PORT CHARLOTTE, Fla. — One team’s red flag is another’s chance. In this case, the Baltimore Orioles’ loss could be the Tampa Bay Rays’ reward.
Closer Grant Balfour, 36, had a strange offseason, one that zigged when he expected a zag. He appeared bound for Camden Yards after signing a two-year, $15 million contract in December — his would-be new home after spending each season since 2011 with the Oakland Athletics.
But his future in Charm City was scratched after a failed physical, reportedly because of wrist and knee concerns. The 2013 All-Star, who played for the Rays from 2007 to 2010, found a familiar landing spot when Tampa Bay offered him a chance to slide into a role vacated by Fernando Rodney for $12 million over two years.
Occasionally, FOX Sports Florida will catch up with new faces in the Rays clubhouse during spring training. Here’s a closer look at Balfour …
FOX SPORTS FLORIDA: What are your goals for this year?
BALFOUR: My goals aren’t usually numbers. I kind of simplify the game. I’m not going to put pressure on myself by setting number goals. I’m just telling myself, ‘Did you throw each individual pitch (well)?’ … Make a good pitch — strike one, get ahead, and those type of goals. The smaller things, I think, when you look back on it at the end of the year, you see the bigger picture. But obviously, as a team, just going out there and giving everything you’ve got every day to help this team win. You definitely learn that — if you’re just going out to play to win every day, you’re probably going to get the best out of yourself as opposed to worrying about individual stats. Some days you might have to sacrifice something to help your team win, so it’s about winning on every given day. And playing on teams that haven’t won and playing on a lot of teams that have won, the seasons are much more enjoyable when you’re winning. So the goal is to go out and win every night. We’re trying to win every game. We’re not going to win every game. No one has done it yet. We’re going to try. But we’ve got to go in every night and think, ‘Two out of three (games)’ or ‘three out of three — let’s sweep this series.’ … Obviously, the main goal is to win a ring. We got to the World Series in 2008. I’d like to go a step further. I’d like to retire from this game and say I’ve got a ring. An American League ring is nice, but I want the big one.
FSF: How hard was it to find a landing spot after the failed physical with the Orioles?
BALFOUR: There were plenty of other teams out there that were interested. I had a lot of offers on the table. Obviously, my choice was to come here. I live here now (in Clearwater, Fla), and just being here in the past and having the relationship that I have with this organization, they have always been great to me. In return, I try to give them everything that I’ve got. I think there was a reciprocal (interest) there. It works out well for both. Now, I’m just looking forward to the upcoming seasons.
FSF: What do you learn from the Orioles experience?
BALFOUR: I don’t want to sit here and say things. I’m not going to take a stab at anyone in the back. It was frustrating, because I know how long I’ve played and how hard I’ve worked. It’s one of those things where it will sort itself out. From here on out, I’m a Ray. It has worked out great for me.
FSF: Will you be motivated because of what happened to you?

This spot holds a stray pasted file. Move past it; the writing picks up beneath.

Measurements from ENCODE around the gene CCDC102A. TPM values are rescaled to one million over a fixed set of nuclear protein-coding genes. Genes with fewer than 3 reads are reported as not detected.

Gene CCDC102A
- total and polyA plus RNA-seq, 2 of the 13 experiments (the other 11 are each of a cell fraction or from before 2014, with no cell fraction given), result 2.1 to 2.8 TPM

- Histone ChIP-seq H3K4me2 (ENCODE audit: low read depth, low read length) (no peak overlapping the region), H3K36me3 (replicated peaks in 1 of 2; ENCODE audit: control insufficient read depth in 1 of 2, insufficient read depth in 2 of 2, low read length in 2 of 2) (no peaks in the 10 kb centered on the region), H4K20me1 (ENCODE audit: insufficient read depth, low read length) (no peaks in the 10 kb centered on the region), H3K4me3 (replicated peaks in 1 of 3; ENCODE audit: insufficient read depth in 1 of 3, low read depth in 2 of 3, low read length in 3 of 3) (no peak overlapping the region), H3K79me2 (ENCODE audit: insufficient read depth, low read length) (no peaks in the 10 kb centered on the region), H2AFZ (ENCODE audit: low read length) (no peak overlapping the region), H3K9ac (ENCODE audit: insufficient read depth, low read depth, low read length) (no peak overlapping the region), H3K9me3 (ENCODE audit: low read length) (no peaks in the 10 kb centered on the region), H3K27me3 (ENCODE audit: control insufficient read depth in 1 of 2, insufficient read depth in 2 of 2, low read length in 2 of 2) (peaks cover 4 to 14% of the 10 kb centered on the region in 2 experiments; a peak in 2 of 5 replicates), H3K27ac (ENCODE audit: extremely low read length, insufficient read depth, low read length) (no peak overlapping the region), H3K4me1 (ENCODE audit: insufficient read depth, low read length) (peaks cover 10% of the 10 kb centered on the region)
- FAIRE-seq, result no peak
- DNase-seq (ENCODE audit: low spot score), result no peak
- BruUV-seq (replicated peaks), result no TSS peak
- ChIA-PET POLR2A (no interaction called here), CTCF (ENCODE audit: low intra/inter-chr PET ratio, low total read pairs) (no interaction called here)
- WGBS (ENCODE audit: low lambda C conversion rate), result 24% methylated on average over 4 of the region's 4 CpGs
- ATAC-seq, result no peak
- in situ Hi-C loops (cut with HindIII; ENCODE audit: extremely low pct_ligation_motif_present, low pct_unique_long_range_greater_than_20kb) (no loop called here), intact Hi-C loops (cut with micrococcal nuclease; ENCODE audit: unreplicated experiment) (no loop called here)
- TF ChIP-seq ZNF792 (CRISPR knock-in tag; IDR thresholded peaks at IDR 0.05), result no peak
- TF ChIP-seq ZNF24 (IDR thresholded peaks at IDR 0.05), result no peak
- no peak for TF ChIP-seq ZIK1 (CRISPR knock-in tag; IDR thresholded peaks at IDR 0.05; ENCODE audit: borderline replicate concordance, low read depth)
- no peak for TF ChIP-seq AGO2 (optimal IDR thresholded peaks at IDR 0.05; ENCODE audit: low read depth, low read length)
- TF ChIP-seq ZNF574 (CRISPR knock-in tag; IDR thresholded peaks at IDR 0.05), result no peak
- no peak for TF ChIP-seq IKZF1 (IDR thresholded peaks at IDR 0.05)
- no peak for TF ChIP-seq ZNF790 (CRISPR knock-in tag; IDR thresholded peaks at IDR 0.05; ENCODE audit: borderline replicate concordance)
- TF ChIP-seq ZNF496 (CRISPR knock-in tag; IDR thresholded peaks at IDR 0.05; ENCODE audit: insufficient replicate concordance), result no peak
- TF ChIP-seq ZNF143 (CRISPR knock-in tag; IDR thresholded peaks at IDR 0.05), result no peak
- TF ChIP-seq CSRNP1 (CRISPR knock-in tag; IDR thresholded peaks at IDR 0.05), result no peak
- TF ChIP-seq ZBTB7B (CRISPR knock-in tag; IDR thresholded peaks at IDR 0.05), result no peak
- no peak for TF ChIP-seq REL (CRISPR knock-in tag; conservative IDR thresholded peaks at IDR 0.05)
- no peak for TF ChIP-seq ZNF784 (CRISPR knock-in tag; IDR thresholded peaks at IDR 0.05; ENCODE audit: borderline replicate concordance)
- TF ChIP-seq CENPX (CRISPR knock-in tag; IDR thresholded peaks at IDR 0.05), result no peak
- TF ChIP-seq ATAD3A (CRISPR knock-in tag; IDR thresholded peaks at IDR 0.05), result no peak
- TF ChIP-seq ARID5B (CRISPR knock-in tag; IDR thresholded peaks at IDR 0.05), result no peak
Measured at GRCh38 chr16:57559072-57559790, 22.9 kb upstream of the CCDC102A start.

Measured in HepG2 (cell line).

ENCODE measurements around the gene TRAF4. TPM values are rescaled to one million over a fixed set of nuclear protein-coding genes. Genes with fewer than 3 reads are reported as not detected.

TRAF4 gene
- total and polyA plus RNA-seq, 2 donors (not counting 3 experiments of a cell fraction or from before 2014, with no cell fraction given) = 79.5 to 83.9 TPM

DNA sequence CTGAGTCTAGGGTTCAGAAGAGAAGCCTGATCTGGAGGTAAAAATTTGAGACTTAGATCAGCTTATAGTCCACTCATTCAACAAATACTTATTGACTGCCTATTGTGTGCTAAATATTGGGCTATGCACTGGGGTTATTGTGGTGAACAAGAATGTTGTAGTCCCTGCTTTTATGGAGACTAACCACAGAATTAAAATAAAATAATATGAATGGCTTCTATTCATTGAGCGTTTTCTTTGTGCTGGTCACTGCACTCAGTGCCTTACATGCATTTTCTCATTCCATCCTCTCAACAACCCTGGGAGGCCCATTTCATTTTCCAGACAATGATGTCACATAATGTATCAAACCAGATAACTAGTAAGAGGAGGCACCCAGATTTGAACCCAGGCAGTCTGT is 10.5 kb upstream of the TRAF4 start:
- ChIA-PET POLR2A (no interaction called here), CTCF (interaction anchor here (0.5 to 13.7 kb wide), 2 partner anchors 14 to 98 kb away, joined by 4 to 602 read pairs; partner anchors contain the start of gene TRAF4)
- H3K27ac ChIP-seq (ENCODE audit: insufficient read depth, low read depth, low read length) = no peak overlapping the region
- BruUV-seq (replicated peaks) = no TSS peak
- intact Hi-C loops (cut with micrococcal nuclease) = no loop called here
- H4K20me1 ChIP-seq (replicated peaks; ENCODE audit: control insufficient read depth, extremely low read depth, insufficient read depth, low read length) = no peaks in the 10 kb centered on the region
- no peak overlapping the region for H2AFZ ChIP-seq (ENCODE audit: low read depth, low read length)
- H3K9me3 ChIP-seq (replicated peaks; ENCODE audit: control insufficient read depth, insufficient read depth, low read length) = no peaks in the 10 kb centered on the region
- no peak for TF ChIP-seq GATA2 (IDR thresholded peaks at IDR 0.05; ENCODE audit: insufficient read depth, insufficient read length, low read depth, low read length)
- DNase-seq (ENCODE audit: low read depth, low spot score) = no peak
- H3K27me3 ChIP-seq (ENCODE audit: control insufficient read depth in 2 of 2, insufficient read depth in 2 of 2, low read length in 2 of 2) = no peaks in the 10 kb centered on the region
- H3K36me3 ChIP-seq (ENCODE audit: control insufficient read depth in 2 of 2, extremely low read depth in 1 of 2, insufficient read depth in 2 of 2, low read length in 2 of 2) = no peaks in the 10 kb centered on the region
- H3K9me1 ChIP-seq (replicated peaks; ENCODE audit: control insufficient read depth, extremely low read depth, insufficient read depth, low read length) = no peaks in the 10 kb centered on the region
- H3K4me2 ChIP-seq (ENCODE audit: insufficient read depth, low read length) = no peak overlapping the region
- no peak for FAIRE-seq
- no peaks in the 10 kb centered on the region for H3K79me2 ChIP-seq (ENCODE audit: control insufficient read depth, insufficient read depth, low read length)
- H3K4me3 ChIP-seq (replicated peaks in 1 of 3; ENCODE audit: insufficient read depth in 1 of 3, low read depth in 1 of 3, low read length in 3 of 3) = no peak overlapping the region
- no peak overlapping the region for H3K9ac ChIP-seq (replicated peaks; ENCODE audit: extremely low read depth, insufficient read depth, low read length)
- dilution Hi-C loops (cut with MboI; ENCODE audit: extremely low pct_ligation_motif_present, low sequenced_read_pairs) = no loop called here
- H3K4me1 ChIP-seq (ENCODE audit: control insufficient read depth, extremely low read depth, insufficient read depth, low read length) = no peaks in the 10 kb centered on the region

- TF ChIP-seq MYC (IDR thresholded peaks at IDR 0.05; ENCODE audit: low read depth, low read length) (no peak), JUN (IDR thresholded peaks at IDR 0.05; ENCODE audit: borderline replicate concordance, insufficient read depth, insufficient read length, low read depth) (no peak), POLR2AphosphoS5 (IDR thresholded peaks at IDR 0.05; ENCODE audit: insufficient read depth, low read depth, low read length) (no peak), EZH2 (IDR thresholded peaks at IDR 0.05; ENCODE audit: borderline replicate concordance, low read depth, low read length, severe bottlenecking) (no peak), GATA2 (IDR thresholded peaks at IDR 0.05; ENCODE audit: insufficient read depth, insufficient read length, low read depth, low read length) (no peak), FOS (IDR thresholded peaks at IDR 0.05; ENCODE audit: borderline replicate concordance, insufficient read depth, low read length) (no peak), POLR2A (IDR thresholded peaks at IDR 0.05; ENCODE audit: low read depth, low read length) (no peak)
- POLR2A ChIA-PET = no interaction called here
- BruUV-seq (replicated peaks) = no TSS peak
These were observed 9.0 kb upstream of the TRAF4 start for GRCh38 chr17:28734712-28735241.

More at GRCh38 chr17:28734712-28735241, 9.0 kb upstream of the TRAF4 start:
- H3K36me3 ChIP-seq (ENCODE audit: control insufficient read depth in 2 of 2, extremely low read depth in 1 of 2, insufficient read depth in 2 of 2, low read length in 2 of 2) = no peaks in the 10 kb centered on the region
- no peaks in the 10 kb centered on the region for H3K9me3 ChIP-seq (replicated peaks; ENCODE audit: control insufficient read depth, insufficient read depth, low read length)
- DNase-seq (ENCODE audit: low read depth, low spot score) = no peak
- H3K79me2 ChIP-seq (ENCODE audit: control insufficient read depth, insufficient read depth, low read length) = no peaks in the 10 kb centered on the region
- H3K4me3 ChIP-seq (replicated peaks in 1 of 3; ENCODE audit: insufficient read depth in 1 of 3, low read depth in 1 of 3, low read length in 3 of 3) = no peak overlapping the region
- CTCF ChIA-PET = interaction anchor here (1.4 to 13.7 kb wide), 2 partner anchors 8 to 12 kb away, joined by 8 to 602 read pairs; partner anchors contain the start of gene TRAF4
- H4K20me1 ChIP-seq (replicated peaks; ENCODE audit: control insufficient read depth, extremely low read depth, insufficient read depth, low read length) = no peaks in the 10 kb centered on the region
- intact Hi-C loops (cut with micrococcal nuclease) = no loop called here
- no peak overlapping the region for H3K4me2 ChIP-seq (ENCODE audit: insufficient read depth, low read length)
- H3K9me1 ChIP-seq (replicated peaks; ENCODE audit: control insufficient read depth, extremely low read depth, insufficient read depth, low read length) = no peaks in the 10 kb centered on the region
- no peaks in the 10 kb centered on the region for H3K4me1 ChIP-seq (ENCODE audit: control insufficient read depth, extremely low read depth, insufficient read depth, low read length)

BALFOUR: That’s the thing that’s kind of annoying. I feel like over the past six years I’ve shown people what I can do. I didn’t feel like I had to show someone what I can do. I’m always motivated, because I’m motivated to win and do well every year. It will definitely give me a little fire, no doubt. But it’s one of those things where I don’t have to do too much. I’ve learned to keep doing what I’m doing every year and not put too much pressure on myself to do too much. I want to be better every year — I want to get better every year — I try to do whatever I can. But staying consistent in this game, and where I’ve been, I can walk away at the end of the year and be very happy with what I’ve done over the years. If I can continue to do that, then I think I’m going to help out the team a lot. That’s what I’m here to do.
FSF: What advice would you give to new arrivals about fitting in with the Rays?
BALFOUR: I think these guys help you. Just the guys in general, just the way the clubhouse is — they make it easy, they make it comfortable for you to fit in. So I don’t think you’ve got to try to be anyone you don’t have to be. Just be yourself, and these guys will take you in like a family. They do a good job of that. There’s no real hot-head guys. There’s nothing like that going on in here. Everyone plays as a team, and I think that’s why they’ve had so much success.
FSF: You said during your introductory news conference you didn’t want to leave the first time. Why does this place have that effect on players?
BALFOUR: You play in a spot for several years, and that’s the mentality. You feel comfortable — you being around the guys and the people, and you realize that it is a good organization. You hear other things outside baseball, and you realize it is a good place to play. You’ve got a great manager that makes him a guy you want to go out there and play for. There’s a lot to be said for that. That’s just the way guys feel. You get a little bit attached to that.
FSF: Any prediction for this team?
BALFOUR: I make goals. I don’t make predictions. Our goal is to win the World Series — that’s why we’re here. Every team is the same way. I’m not going to make any predictions. I don’t like to do that. That’s not how I work. But I definitely have goals, and that’s to go all the way. I say it every year, and I try to do everything I can to help the team win to get there.